OTTAWA — Canada brushed off Amnesty International's call Wednesday to arrest former U.S. President George W. Bush for human rights abuse, saying the organization was engaging in cheap stunts.
Amnesty said Bush — due to attend an event in the province of British Columbia on Oct. 20 — had authorized the use of torture techniques such as waterboarding during his time as President, which ran from 2001 to 2009.
Canada's right-of-center Conservative government made it clear there was little chance officials would arrest Bush, who has made at least two trips to Canada since his second four-year term in office ended.
"Amnesty International cherry-picks cases to publicize based on ideology. This kind of stunt helps explain why so many respected human rights advocates have abandoned Amnesty International," Immigration Minister Jason Kenney said.
Kenney noted in an email that in the past, Amnesty had not asked for Canada to bar Cuban leader Fidel Castro, even though the rights organization itself said he had presided over "arbitrary arrests, detention, and criminal prosecution".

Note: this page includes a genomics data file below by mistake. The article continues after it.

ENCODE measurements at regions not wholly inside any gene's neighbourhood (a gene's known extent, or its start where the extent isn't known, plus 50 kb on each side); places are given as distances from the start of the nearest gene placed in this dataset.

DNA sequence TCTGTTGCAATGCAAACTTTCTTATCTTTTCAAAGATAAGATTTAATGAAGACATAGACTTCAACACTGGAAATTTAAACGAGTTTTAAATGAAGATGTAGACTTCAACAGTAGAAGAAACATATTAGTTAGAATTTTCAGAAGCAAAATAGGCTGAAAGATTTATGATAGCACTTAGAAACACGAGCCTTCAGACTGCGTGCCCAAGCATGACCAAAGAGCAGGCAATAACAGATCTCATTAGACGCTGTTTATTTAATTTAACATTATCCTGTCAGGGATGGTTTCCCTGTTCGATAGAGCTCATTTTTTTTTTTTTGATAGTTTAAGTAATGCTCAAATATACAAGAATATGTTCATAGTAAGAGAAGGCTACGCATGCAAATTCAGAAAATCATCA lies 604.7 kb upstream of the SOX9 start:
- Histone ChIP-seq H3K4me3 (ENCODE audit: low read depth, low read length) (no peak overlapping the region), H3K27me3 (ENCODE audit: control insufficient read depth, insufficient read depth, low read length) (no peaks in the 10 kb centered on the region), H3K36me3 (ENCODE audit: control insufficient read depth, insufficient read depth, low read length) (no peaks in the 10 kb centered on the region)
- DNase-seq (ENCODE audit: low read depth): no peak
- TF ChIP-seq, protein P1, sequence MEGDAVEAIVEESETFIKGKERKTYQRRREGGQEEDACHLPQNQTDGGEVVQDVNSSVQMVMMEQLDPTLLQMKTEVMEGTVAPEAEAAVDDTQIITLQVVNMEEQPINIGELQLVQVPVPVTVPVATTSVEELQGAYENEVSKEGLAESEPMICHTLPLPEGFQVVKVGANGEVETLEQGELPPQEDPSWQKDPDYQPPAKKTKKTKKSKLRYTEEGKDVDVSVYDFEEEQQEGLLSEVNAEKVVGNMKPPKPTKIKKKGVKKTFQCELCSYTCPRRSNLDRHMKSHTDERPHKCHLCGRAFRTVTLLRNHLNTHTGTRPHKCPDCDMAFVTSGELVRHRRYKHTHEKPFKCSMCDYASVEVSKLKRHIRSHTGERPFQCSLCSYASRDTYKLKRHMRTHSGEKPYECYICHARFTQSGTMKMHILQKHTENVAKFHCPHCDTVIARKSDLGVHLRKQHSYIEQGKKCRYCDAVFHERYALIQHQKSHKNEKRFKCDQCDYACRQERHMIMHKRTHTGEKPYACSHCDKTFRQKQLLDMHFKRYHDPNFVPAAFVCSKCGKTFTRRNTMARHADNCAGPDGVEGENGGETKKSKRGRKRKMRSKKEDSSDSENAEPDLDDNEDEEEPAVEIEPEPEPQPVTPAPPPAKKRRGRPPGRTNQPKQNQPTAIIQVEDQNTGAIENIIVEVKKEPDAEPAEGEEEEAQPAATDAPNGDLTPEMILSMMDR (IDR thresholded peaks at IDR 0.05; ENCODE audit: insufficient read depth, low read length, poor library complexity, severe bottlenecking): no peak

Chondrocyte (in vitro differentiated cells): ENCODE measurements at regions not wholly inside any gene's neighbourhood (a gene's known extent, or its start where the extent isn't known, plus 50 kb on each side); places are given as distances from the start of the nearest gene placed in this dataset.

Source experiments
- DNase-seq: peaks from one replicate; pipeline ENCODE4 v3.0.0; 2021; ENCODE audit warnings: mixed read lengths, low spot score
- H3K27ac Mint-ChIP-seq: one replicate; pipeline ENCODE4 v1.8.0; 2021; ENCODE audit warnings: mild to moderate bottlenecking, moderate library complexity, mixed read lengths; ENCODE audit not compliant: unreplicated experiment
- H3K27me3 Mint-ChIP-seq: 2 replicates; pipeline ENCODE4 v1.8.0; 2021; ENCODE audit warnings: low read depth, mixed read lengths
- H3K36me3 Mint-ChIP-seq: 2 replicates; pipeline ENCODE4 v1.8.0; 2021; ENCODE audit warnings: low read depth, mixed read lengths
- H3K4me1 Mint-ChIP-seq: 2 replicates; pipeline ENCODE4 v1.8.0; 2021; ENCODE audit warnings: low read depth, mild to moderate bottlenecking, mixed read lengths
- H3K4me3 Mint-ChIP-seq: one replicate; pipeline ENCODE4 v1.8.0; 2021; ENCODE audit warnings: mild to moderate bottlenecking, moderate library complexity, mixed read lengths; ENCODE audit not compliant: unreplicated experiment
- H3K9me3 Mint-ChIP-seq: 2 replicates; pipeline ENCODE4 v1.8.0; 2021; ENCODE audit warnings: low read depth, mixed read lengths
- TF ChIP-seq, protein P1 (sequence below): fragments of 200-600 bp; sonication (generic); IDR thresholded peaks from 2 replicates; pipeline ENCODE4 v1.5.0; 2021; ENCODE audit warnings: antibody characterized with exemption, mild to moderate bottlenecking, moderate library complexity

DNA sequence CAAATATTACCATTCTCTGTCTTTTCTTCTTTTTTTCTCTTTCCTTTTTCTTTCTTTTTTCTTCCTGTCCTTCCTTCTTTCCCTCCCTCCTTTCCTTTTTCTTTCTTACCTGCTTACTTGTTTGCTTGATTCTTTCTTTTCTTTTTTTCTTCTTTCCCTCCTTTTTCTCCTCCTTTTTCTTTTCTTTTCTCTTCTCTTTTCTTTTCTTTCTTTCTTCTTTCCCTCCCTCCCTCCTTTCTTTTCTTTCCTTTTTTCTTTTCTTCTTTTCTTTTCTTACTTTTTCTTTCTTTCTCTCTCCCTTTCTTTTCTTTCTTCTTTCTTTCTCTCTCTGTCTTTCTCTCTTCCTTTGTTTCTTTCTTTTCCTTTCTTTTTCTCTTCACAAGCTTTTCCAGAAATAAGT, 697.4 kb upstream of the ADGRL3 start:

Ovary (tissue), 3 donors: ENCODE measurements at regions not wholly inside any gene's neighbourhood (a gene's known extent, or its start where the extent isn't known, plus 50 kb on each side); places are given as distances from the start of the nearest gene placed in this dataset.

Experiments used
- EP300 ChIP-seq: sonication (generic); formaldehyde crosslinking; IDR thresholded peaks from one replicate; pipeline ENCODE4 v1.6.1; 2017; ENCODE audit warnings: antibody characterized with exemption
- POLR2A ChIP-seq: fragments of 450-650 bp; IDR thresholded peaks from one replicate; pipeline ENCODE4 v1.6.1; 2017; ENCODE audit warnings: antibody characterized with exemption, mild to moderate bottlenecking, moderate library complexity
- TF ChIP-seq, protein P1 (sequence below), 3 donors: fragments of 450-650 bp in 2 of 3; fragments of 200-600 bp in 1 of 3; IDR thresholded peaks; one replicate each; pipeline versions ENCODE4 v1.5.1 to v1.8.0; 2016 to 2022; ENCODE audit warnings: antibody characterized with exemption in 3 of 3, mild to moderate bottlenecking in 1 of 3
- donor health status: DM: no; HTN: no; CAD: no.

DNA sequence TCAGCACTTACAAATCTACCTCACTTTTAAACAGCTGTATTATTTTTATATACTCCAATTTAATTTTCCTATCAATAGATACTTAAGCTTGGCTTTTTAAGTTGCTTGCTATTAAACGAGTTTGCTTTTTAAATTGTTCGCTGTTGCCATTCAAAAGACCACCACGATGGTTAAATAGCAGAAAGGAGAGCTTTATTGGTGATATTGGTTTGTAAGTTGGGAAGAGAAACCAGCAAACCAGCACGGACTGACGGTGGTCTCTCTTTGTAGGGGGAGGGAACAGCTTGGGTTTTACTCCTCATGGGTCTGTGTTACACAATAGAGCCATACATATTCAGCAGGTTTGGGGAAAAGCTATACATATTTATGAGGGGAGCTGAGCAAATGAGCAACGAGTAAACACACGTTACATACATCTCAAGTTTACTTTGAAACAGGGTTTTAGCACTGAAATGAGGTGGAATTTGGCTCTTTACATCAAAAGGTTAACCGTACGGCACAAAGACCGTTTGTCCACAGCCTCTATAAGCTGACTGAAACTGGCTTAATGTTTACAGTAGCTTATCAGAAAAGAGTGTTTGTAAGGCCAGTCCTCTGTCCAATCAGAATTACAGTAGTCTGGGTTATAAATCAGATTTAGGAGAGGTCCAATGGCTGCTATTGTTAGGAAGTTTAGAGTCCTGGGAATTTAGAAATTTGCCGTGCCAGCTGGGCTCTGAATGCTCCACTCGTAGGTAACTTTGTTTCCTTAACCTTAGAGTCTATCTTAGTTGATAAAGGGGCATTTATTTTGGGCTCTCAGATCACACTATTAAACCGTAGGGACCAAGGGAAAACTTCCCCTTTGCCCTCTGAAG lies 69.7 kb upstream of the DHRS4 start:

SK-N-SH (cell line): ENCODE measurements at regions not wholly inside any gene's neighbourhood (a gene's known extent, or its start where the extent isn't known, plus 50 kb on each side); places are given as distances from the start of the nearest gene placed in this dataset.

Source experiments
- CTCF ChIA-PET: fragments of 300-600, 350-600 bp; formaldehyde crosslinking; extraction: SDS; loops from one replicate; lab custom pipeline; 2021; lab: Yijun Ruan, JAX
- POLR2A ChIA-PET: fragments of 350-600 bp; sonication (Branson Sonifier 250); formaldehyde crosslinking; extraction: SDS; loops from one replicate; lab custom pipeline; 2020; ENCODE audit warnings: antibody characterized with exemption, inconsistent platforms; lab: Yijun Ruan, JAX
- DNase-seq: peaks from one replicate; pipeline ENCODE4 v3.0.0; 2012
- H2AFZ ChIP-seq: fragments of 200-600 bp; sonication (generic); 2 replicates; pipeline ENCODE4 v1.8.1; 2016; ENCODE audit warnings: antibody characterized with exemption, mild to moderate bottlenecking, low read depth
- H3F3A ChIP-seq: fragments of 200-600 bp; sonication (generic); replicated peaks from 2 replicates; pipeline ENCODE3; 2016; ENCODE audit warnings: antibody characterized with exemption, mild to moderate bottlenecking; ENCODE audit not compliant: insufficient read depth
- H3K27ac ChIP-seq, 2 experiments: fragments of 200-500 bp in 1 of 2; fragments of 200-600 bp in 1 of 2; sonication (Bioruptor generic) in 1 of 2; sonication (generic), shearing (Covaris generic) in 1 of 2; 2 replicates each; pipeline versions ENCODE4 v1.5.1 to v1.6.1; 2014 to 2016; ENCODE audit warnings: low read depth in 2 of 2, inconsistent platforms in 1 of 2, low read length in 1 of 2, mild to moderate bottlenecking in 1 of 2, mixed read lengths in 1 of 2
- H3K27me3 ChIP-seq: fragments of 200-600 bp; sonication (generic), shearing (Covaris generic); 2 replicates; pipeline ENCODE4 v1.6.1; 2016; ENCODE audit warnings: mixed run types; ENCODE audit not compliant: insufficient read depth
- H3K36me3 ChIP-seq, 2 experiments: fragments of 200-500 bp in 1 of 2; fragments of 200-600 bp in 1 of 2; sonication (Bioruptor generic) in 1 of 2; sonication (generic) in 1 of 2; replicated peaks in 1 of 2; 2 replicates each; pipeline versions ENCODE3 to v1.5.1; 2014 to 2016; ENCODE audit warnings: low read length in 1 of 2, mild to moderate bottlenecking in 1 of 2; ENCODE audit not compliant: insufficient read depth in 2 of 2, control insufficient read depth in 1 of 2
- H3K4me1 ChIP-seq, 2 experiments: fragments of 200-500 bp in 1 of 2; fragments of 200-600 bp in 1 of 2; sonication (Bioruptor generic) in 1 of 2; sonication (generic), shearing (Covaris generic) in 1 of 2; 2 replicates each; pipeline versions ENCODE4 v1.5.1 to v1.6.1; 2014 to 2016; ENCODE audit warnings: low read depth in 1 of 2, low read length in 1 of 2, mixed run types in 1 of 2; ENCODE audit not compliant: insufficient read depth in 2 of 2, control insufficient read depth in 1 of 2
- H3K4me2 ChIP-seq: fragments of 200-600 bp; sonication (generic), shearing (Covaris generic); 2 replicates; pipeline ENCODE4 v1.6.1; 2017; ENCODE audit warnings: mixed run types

Alex Neve, head of Amnesty's Canadian branch, said earlier in the day that Bush was responsible for a wide range of human rights violations that constituted crimes under international law.
"Canadian authorities must launch a criminal investigation against the former president, arrest him . . . and commence a prosecution against him," he told a news conference.
In February, rights groups said Bush canceled a visit to Switzerland because of the threat of legal action against him for alleged torture.
Bush defends the use of waterboarding, which simulates the sensation of drowning, as key to preventing a repeat of the Sept. 11 attacks on the United States.
The U.S. embassy in Ottawa did not return a call seeking comment.
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